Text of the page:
“The children of any nation are its future. A country, a movement, a person that does not value its youth and children does not deserve its future,” declared Minister Motshekga after she announced plans to make learners learn through playing.
Addressing a conference at St George’s Hotel and Conference Centre in Pretoria, Minister Motshekga invited South Africans to support “the power of play.”
She announced that the power is a learning tool for a powerful future. “The play-based approach to learning is well-defined as a process for learning that is intrinsically motivated, enjoyable, freely chosen, non-literal and safe,” she said.
Minister Motshekga argued that “experts worldwide” have acknowledged that “today’s children need more than the traditional 3-Rs (reading, writing and arithmetic) to prepare for 21st-century opportunities.”
With that, she pointed out that the aim of play-based learning is to ensure that South African children gain the life skills needed to be successful “in an increasingly complex, changing, competitive, and interconnected world.”
She added that the implementation of the National Curriculum Framework in ECD (Early Child Development) centres requires play to be the main method used for teaching and learning.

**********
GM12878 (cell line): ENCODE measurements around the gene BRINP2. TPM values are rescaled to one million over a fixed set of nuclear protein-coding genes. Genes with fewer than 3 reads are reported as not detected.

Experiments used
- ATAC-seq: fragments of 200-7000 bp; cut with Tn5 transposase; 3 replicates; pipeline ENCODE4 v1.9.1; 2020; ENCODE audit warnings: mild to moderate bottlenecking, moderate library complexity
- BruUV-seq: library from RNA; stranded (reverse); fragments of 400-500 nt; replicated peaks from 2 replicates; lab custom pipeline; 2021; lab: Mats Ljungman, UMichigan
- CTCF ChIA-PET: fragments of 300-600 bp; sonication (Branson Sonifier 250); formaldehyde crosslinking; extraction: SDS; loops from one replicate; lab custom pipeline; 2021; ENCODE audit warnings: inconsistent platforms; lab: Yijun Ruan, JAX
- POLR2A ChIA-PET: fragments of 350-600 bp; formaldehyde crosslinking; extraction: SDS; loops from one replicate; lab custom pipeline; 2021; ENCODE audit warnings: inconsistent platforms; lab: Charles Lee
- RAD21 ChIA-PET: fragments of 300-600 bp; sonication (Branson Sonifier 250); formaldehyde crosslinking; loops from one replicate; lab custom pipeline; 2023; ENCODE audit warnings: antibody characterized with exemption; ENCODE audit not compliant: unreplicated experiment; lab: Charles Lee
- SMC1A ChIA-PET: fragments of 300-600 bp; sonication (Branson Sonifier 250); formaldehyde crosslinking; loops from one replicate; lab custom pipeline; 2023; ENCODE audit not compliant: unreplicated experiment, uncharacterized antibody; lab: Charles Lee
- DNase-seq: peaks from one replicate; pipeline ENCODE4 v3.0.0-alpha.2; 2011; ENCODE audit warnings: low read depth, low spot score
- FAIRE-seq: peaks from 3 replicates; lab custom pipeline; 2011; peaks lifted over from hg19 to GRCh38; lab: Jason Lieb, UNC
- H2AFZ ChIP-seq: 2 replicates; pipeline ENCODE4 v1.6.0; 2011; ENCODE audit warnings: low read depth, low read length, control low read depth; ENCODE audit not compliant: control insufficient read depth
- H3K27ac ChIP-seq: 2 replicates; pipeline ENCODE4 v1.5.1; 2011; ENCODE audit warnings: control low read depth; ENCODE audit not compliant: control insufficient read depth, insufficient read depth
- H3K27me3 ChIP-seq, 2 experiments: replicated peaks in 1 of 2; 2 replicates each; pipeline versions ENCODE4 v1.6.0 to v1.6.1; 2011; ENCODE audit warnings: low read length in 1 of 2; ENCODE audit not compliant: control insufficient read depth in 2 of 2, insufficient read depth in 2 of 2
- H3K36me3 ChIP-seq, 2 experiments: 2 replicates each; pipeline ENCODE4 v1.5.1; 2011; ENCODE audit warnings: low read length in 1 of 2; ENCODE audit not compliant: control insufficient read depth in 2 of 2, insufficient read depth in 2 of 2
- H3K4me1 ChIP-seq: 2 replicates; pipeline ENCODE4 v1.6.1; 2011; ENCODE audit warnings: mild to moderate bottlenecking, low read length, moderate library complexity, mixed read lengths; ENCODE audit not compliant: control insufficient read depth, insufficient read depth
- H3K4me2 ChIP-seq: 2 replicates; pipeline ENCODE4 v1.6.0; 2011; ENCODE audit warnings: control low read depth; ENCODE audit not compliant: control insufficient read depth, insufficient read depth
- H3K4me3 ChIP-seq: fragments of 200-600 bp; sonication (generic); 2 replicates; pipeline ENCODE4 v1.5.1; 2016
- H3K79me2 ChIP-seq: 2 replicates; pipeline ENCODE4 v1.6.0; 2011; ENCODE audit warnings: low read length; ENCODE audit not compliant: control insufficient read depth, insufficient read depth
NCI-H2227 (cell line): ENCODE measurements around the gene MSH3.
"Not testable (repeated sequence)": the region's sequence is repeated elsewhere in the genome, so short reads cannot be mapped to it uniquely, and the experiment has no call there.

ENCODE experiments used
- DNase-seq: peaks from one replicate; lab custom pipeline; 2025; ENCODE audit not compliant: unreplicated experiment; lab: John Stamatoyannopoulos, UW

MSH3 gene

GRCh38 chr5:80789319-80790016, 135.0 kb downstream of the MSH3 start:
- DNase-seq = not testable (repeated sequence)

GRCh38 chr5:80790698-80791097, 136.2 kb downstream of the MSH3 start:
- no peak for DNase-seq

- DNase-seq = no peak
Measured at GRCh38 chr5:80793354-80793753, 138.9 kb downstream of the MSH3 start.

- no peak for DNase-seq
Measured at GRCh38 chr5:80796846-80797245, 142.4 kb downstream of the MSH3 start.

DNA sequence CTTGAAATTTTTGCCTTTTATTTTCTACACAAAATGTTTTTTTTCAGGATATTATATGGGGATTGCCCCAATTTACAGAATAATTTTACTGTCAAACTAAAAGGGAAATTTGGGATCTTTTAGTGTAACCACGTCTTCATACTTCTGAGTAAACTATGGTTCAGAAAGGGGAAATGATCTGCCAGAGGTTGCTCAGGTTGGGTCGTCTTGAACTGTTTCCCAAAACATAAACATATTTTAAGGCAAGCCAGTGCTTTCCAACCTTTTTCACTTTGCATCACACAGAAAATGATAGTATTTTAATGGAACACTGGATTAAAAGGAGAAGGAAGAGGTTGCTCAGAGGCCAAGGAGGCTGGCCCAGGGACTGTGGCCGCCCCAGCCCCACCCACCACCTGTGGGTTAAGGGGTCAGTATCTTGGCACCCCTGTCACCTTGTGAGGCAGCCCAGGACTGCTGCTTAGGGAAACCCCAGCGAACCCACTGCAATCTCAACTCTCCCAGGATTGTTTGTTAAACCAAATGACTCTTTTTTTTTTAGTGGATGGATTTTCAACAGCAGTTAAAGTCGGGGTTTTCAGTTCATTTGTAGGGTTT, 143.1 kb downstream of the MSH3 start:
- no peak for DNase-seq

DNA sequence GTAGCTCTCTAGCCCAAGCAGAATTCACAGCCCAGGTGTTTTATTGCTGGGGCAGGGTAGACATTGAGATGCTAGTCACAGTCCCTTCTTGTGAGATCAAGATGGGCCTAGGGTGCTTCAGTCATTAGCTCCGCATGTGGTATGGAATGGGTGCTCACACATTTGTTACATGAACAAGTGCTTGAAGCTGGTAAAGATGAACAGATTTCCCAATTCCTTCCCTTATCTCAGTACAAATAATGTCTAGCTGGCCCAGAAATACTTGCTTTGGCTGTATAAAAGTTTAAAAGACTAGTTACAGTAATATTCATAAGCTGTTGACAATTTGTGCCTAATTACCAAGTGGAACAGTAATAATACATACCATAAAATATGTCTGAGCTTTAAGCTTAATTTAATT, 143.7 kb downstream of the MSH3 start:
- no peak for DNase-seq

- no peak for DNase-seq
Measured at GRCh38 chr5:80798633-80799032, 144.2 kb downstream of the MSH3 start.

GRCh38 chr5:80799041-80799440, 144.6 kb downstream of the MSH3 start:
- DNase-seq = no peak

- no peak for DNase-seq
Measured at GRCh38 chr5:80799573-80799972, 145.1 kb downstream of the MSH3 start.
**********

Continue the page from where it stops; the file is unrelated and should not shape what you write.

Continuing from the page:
“Play is fun, and young children learn through play. The implementation of the National Curriculum Framework encourages practitioners in all ECD settings to expose children to well-structured play.
“Play is a process which allows children to learn about themselves, their environment…other people in their environment, and how all these aspects relate,” added Minister Motshekga.
According to the Minister, lack of consistent implementation of play-based learning approaches in the early learning and development programmes is one of the major challenges being identified in the implementation of quality early learning programmes for children from birth to nine years.
“When children play, they become actively involved in activities, they take control and display that they have an ability to solve problems.
“The role of adults is to guide and direct them when they do things in their environment. Play should be the basis for facilitating learning and development in all ECD settings,” she proclaimed.
She further proclaimed that it is exciting to transform playing and make it play a role in the cognitive development of children.
Having said that, the Minister announced that teachers will be taught the new skills of teaching learners via play.
“In the new teaching paradigm,” she said “learners are taught to play but, not for its own sake. Learners play to learn, in order to create something that is both fun and educational at the same time.
“This is completely a whole new ball game – what ICT innovators call ‘Gamification.'”
“Play is essential to lay a solid foundation for learning, on which subsequent levels of learning is built,” Minister Motshekga continued.
“The right to play is inherent to the learning, development and well-being of all children, including children with disabilities…children learn through play the skills they will apply to more complex tasks.”
She specified it’s important for the Department of Basic Education to encourage teachers and get them use different teaching styles to strengthen learning.